What Happens When Payday Loans Are Outlawed?
Inside Subprime: Dec 11, 2018
By Grace Austin
The outlawing of payday loans in many states means fewer borrowers in an endless cycle of debt, according to some consumer advocates.
Payday loan and title loan firms have been accused of trapping millions of borrowers in cycles of debt, leading to several states and the District of Columbia passing laws essentially outlawing them. But often the statutes’ language does not explicitly ban payday and title loans, meaning the laws can be open to interpretation and potential loopholes.
The states that currently prohibit payday loans are Arizona, Arkansas, Connecticut, Georgia, Maryland, Massachusetts, New Jersey, New York, North Carolina, Pennsylvania, Vermont, West Virginia, and the District of Columbia. Some states have explicitly banned payday and title lending, others have laws on the books that essentially outlaw payday and title loans, and other states hold lenders to an interest cap that prohibits payday and title loans.
Many of the statutes against payday lending have been enacted or updated within the past 10 years, as studies showed more borrowers, particularly low-income individuals, began to rely more heavily on payday loans for basic financial necessities.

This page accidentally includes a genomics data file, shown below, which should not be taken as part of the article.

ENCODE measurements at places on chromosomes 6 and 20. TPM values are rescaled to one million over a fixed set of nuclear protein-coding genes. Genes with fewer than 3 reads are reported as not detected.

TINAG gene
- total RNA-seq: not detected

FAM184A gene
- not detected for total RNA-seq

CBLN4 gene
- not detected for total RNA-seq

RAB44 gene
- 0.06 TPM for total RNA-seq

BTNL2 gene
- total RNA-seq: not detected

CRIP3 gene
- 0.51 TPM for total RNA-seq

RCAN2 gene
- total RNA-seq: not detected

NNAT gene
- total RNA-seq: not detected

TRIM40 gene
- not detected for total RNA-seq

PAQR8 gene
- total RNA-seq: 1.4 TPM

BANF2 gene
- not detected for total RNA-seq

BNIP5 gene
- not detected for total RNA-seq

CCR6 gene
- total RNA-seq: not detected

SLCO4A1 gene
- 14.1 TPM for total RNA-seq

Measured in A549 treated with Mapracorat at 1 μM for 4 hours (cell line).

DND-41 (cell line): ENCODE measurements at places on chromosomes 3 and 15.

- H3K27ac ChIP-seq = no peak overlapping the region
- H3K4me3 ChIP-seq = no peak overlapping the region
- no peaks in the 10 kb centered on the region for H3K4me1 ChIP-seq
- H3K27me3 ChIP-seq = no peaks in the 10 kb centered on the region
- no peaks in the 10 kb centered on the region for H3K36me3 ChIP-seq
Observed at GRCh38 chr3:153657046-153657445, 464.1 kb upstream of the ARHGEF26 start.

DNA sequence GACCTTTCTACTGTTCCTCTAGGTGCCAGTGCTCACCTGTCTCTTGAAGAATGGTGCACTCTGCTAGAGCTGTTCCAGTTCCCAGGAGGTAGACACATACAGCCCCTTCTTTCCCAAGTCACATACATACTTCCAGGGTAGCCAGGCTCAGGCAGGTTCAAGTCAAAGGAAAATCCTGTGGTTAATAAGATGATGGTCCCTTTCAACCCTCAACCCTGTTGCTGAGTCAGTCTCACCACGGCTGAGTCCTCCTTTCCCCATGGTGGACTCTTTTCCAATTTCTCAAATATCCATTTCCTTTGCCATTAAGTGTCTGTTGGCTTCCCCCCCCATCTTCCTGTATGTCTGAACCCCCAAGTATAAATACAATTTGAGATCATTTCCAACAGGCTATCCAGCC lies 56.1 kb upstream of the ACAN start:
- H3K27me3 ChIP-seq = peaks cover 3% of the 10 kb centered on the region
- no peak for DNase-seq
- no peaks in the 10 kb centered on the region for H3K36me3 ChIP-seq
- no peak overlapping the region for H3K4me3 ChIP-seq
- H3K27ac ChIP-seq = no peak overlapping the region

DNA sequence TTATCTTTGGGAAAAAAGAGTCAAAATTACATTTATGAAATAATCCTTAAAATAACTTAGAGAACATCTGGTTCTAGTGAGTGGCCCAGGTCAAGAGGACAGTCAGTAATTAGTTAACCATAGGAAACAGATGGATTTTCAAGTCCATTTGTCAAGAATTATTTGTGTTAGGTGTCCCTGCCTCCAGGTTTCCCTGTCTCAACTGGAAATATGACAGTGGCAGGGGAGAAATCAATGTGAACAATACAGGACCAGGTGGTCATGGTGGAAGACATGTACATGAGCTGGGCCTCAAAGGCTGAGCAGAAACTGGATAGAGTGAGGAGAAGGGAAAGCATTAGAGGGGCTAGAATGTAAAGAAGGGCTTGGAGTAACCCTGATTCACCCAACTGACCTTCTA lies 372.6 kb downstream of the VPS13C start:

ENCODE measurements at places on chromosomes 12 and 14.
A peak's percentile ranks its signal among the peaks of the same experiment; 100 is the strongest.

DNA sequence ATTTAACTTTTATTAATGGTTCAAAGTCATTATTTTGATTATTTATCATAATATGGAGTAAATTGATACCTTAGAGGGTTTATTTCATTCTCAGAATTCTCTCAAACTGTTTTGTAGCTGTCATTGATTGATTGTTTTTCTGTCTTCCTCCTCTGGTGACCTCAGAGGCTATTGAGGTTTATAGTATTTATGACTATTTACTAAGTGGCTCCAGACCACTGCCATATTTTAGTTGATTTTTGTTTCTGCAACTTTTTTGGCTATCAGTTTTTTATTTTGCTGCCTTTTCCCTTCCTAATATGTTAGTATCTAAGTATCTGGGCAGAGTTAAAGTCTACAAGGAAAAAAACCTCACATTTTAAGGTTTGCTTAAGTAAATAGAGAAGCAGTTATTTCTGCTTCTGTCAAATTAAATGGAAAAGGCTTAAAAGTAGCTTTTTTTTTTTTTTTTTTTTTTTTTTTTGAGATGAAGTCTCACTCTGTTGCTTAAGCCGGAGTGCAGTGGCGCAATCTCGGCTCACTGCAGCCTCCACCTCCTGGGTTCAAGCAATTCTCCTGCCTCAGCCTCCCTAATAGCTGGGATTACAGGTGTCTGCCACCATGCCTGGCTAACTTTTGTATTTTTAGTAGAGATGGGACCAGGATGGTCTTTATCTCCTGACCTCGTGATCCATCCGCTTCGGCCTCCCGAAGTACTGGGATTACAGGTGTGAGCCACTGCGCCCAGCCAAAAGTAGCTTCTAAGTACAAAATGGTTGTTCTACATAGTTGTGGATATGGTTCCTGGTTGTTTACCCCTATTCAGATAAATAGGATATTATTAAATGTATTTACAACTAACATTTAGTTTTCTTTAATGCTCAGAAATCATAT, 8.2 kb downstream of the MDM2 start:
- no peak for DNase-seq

One Arkansas study was conducted seven years after the state Supreme Court made payday loans illegal, in late 2008. It showed that borrowers believed they were “better off” without accessible payday loans and that they now use “safe,” better alternatives when financial hardships hit. The study stated that “payday lending is a high-priced convenience,” and that, without them, borrowers worked more, received loans from friends or banks, or used credit cards instead of payday loans.
North Carolina made payday loans illegal in 2001. While industry advocates said it would create a void for those with few credit options, one study showed that in North Carolina “small loans from consumer finance companies, credit unions, and other financial institutions have flourished while charging rates at or below the rate cap.”
The District of Columbia repealed its payday loan law in 2007, making them explicitly illegal. A Washington Post article reported that soon after, in the District, many credit unions stepped in “to offer small-dollar loans with reasonable rates and longer repayment terms.”
Consumer advocates say that banning payday loans leads to borrowers keeping millions more in cash. In 2016, they estimated the amount saved from payday loans to be more than $3.5 billion across the country.
Still, some academics have found ambiguous results with regards to borrowers’ financial well-being after payday loans were banned; one paper compiled various arguments and couldn’t prove definitively whether those without access to payday loans anymore were better off or worse than before.
Despite efforts by states to make payday and title loans illegal, there is no federal ban. But other payday loan alternatives have started to grow, leading to greater options for those in a tight financial situation.